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No Do-Overs

Friday, November 05, 2004
Over the next week or so, I am going to lay out why this election was so important, why the defeat was so disastrous. I will take a look at each issue area in which we are going to see catastrophic policies with enduring consequences. Today's post will serve as something of a preface.

Most of the time, elections are transient affairs. The voters speak, and there is a small and usually temporary shift in the balance of power between the two political parties. If you lose one election, you re-group and re-calibrate in preparation for the next one. There are no permanent losers or permanent winners. This is what makes democracies fun. It is also what makes it so similar in appearance to sports- the Red Sox were not executed after a defeat. There was always next year, and finally next year came.

But sometimes, there is no next year. Occasionally there are elections which are absolutely pivotal. There is a real choice to make, and a wrong decision can have calamitous and irrevocable results. America, like most democracies, has had its share of close calls. What if the Federalists had failed to ratify the Constitution in 1789? What if Aaron Burr had successfully stolen the election of 1800? What if Sherman hadn't taken Atlanta so that Lincoln was defeated in the 1864 election? What if Hoover had been re-elected or Huey Long had lived? Any of these eventualities were eminently possible, even likely under the circumstances. And each would have led to catastrophe.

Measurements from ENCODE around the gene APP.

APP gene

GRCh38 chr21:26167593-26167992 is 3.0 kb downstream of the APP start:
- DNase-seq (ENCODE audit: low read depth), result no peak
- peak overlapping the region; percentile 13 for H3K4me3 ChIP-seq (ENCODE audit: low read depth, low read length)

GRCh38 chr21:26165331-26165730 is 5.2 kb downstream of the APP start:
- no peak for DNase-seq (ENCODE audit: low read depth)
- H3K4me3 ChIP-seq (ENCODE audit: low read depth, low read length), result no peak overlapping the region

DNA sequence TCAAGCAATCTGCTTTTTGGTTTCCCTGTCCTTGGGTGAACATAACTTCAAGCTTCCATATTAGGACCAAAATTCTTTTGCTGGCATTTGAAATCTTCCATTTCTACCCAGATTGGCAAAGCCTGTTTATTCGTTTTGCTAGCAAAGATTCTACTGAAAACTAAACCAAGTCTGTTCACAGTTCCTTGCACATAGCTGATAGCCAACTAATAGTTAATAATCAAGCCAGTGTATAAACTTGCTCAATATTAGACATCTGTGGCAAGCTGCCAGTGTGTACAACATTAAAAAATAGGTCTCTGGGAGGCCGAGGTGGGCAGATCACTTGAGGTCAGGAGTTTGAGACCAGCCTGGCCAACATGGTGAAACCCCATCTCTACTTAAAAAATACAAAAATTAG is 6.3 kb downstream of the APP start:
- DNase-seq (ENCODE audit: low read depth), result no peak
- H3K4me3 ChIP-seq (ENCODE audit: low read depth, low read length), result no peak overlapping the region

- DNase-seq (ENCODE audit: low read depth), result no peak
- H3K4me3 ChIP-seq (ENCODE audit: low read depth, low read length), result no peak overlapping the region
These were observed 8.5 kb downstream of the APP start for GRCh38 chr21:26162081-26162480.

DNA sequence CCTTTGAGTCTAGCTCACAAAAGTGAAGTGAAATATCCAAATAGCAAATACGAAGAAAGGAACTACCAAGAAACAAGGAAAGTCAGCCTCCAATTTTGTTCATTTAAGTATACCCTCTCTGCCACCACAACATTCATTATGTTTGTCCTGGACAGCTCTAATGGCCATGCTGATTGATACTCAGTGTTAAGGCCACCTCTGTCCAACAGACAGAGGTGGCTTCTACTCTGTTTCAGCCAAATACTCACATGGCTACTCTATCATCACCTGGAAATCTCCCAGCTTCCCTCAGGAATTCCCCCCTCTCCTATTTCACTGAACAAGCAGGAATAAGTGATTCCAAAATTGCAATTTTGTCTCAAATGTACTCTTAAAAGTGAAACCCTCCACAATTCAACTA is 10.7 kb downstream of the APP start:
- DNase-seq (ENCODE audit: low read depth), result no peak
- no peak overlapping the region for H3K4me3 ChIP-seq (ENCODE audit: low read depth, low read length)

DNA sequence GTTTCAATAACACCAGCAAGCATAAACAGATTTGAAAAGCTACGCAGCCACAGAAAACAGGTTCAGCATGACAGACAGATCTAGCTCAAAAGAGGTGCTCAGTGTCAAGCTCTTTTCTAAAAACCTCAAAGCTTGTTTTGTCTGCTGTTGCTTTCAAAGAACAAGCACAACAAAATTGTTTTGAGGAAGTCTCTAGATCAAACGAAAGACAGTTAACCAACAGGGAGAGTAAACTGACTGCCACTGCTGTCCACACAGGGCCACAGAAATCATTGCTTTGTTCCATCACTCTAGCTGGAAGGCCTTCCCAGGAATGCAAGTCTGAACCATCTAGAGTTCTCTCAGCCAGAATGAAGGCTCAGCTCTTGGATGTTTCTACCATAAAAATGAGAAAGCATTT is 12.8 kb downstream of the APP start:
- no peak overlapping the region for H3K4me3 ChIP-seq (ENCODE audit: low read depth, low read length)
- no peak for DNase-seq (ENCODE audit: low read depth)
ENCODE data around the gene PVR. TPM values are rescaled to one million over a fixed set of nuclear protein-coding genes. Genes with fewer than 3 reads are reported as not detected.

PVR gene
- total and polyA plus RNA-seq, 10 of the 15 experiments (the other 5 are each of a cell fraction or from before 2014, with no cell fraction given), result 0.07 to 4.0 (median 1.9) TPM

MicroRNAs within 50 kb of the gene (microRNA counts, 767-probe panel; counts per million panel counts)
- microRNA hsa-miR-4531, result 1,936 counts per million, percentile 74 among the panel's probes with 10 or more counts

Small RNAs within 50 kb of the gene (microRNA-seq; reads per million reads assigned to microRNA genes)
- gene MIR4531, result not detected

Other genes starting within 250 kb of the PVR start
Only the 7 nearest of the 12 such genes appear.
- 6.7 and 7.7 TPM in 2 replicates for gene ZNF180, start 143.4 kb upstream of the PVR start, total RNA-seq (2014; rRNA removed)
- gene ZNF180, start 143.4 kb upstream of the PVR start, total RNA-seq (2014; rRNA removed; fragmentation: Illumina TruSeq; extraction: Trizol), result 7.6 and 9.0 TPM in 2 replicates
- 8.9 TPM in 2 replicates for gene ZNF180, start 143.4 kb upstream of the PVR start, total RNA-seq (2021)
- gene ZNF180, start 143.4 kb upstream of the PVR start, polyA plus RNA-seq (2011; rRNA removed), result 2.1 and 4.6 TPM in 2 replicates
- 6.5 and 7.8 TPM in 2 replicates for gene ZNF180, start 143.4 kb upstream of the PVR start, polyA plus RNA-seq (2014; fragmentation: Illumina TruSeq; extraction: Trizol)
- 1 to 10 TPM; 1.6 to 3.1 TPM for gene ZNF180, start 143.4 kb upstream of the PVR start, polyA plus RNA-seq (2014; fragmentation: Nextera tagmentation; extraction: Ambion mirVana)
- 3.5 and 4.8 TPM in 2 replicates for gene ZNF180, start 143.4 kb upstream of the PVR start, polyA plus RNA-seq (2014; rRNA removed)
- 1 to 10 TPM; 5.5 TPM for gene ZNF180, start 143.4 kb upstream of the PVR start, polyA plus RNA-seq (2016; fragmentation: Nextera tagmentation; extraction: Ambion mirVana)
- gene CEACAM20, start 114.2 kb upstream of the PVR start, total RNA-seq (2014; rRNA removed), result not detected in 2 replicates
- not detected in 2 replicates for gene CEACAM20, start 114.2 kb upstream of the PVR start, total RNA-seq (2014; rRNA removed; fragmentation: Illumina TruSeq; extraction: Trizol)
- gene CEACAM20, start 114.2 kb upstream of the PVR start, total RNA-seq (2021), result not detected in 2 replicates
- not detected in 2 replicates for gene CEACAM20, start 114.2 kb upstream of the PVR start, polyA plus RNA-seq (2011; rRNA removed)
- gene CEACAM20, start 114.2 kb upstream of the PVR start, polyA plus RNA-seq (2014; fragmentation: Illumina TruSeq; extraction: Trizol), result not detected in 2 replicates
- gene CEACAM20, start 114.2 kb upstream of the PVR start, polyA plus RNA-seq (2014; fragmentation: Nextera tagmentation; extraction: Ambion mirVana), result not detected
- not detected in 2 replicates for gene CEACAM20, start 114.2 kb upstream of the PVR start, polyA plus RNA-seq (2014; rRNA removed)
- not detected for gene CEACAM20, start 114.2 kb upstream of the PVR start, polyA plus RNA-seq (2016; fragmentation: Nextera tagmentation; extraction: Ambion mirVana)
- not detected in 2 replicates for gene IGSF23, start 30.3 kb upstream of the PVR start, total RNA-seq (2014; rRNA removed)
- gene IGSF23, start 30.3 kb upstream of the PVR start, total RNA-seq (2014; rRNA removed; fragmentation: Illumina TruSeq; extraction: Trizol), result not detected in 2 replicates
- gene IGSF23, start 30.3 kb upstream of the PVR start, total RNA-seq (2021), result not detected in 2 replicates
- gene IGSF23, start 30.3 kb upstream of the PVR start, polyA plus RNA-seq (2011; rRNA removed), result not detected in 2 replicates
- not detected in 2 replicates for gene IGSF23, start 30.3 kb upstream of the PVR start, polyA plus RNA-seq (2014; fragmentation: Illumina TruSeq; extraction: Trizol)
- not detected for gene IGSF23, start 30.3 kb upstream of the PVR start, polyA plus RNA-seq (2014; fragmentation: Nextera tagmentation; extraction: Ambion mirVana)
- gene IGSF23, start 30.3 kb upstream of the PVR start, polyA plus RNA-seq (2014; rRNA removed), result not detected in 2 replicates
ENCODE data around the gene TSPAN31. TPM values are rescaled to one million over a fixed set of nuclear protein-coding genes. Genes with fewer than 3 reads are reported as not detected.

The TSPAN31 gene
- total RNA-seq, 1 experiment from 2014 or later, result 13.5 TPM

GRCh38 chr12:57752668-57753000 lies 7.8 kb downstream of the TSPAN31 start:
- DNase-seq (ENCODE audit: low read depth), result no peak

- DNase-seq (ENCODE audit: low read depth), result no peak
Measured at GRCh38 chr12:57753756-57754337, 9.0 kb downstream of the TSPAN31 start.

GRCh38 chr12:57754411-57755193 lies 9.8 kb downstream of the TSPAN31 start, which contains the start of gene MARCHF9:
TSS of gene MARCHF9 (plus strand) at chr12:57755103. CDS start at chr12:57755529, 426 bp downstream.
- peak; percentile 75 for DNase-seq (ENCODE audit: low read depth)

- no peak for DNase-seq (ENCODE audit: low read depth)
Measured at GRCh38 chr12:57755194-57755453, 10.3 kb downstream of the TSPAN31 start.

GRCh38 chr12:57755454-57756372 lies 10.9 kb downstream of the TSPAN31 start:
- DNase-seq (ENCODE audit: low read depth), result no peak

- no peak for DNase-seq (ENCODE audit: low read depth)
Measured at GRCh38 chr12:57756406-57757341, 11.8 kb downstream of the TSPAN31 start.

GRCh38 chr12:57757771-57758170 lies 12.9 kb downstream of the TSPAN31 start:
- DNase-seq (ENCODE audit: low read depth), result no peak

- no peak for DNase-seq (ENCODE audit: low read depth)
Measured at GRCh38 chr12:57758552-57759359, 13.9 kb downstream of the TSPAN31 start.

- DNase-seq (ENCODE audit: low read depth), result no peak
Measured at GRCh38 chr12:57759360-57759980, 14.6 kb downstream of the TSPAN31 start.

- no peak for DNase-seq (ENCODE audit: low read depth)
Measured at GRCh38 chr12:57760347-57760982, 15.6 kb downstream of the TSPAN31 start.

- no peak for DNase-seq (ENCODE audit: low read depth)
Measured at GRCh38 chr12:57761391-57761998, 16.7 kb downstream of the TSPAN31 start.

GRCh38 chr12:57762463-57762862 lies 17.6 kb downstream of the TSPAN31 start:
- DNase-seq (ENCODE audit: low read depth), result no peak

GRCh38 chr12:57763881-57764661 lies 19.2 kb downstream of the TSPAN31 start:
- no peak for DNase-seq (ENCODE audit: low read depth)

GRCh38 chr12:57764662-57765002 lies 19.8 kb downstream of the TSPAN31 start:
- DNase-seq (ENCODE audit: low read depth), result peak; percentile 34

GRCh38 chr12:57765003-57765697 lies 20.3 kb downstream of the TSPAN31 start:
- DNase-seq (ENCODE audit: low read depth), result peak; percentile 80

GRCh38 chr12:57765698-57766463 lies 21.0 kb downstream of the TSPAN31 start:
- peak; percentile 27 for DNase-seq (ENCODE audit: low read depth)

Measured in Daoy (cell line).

Through some combination of luck and wisdom, America averted each of these potential disasters. But a different decision by the voters or our leaders could have taken things in a very different direction, towards an America none of us would want to live in. I think the election of 2004 was one of these decisive moments. For the first time, America chose wrongly. It may be impossible to correct the damage likely to be done over the next four years. The probable financial, social, and foreign policy crises are unlikely to be averted, and they will at best be very difficult to clean them up.

Why did we choose so poorly? I think perhaps that Americans have been spoiled by their good fortune. At every critical juncture we had great leaders to guide us- Washington, Hamilton, Lincoln, Roosevelt. We got used to men in white horses riding over the hill to save us. So when another great crisis arose, we just assumed that our current leader was one of the great ones, rather than one of the worst. We projected what we wanted to believe onto a man unsuited to his role. And many of us have refused to accept that the President is not what we would like him to be.

Relying on great leaders is a bad habit. Democracies are about self-governance. We are supposed to act collectively to solve our own problems, not wait for a champion to lead us to victory. Democracy is about the aggregations of small heroisms, not the drama of the Great Man. Perhaps we can take this opportunity to cure ourselves of this mischievous belief.
Posted by Arbitrista @ 6:37 AM
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